At some point, this fever dream will have to break. The danger, of course, is that by the time it does Alberta will have done so much damage to its own renewable energy economy that it won’t be able to catch up with other competitors, much less take the lead. As demand for oil and then natural gas begins to roll off, as every reputable forecasting agency has suggested in its scenarios that don’t involve complete inaction on climate change, so too will prices — and profits. If Alberta hasn’t gotten a handle on its massive environmental liability problem by then, the public is going to get stuck with the entire stinking mess.
If we could harness all the energy tied up in wailing about LNG in this country, we could go net-zero overnight. Instead, the ongoing fetish that conservatives in Canada — and especially in Alberta — have for it is going to make reaching that goal even harder than it already is. They can’t quit the idea that demand for their preferred product won’t rise indefinitely, and nobody, no matter how learned or informed, can tell them otherwise. When the market finally does, of course, people like Danielle Smith will blame the federal Liberals for the ensuing carnage. But on some level, even they will know the real culprit is staring back at them in the mirror.
The carbon tax communications breakdown continues
I know I’m a bit of a broken record on this subject, but I remain both fascinated and frustrated by the federal government’s inability to sell its signature policy to the public. A recent poll by Nanos Research showed two-thirds of Canadians think now is “poor timing” or “very poor” timing for an increase in the carbon tax, one that’s been scheduled and on the books for years now. Those numbers are predictably worse in the Prairies, but they’re also bad in Atlantic Canada, where the Liberals have been very strong over the last eight years.
Worse, the public’s support for carbon pricing seems to be deteriorating. “Compared to 2019 (36 per cent), more Canadians say they believe that higher gas prices from a carbon tax aren’t an effective way to reduce fuel consumption (45 per cent),” a CTV story on the poll noted. “In 2019, Nanos found that 16 per cent of Canadians believecd carbon taxes were effective at reducing fuel consumption and 26 per cent believed they were somewhat effective. Today, only nine per cent say carbon taxes are an effective strategy and 23 per cent say they are somewhat effective.”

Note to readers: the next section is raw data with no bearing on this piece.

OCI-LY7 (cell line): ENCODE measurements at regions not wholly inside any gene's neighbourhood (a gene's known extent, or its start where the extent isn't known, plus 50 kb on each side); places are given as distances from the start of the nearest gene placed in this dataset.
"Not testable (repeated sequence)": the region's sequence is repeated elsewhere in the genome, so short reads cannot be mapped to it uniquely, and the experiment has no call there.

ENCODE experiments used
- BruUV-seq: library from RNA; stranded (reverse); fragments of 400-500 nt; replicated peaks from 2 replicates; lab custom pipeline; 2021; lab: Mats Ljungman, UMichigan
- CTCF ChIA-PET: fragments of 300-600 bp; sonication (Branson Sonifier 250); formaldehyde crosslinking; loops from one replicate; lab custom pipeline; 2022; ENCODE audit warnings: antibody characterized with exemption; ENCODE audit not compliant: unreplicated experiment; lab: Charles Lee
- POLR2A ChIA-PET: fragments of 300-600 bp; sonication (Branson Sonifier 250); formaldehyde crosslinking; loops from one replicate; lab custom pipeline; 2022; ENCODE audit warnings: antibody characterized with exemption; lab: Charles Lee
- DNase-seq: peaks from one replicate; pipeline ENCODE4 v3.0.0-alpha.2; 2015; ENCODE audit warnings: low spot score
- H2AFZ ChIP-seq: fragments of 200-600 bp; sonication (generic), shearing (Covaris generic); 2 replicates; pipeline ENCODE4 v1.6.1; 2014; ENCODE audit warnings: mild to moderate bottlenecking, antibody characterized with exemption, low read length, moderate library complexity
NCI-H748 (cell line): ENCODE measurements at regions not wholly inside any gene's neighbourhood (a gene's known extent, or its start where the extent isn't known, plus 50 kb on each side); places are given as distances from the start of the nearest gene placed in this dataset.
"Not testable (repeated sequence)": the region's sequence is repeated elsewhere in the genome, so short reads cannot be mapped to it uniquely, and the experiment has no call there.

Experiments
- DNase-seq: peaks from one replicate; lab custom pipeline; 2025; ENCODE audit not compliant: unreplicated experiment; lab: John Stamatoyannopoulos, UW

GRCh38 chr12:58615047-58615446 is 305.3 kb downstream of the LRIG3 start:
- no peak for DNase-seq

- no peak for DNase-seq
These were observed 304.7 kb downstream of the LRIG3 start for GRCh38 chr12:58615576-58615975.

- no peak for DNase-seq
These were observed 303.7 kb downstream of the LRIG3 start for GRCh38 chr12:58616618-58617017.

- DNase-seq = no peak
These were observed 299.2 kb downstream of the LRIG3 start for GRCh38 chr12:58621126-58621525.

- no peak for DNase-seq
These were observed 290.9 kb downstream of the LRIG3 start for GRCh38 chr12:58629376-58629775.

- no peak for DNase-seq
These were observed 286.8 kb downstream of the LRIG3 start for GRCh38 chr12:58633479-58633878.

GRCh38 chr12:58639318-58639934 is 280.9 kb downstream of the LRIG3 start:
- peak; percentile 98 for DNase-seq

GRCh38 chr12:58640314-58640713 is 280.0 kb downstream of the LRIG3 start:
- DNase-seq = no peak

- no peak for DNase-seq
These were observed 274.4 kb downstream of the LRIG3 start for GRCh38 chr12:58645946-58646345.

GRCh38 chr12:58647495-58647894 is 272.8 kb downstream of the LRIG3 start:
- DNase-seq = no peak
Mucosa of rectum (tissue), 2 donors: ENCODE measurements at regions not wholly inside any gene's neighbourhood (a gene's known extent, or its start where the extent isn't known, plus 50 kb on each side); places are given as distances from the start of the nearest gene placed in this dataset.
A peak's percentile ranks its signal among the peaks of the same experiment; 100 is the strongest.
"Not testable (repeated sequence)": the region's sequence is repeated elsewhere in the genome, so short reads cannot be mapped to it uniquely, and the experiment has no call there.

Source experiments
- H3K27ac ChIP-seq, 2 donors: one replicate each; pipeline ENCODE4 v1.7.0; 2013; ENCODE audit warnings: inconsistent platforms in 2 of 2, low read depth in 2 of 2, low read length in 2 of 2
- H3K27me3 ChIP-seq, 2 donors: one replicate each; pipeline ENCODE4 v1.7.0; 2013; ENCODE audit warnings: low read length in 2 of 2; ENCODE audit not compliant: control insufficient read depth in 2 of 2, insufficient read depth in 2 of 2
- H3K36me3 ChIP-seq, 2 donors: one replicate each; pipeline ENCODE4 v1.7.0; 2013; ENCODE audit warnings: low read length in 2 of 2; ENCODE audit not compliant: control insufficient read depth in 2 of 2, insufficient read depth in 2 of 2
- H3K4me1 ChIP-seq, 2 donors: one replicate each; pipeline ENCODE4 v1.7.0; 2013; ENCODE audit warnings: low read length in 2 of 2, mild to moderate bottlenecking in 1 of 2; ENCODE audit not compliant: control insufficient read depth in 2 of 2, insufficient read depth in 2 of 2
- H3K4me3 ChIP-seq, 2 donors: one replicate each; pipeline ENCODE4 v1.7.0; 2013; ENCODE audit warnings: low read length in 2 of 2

This is obviously a result of the non-stop fearmongering and disinformation being spread by various conservative politicians and pundits, and it speaks to the success of their campaign. But it also speaks to the weakness of the government’s own efforts here, ones that have been — at best — halting and inconsistent. This cake is largely baked at this point, I think, and the Trudeau Liberals are going to have to keep eating it. They can only hope that the carbon tax ends up like GST one day: disliked by most Canadians but accepted as a permanent part of the political and economic landscape.
That’s not exactly the win Trudeau and his team had in mind back when they first floated their climate plan. But right now, not losing is about as good as they can probably hope for. The lessons here should be clear: if you’re designing ambitious public policy, remember that the endorsement of economists and other experts isn’t the boon you might think. And never, ever underestimate the ability of your opponents to muddy the waters and confuse the issue in the name of partisan gain.
Good News of the Week
I’ll be honest, folks: I’m drawing a blank here this week when it comes to Canada, and especially Alberta. But I’m heartened by the news out of Ohio, which saw voters reject a ballot measure that would have made it much more difficult to enshrine abortion rights in the state constitution come November. The repeal of Roe v. Wade is a catastrophe on any number of levels, but it may yet keep Donald Trump out of office in 2024 — and save global climate policy from the revenge of a coal-fired narcissist.
As I said earlier, I can’t stop writing about this ludicrous anti-wind and solar decision in Alberta — and I suspect I won’t for a while yet. Last week, I offered up my first take on the situation, while yesterday I dug into what sort of federal response is required here. But rest assured: if you think things can’t get any dumber, you ain’t seen nothing yet.
That’s all for this week. As always, I’m happy to receive your letters or tweets, and I’d be delighted if you shared this newsletter with friends and colleagues.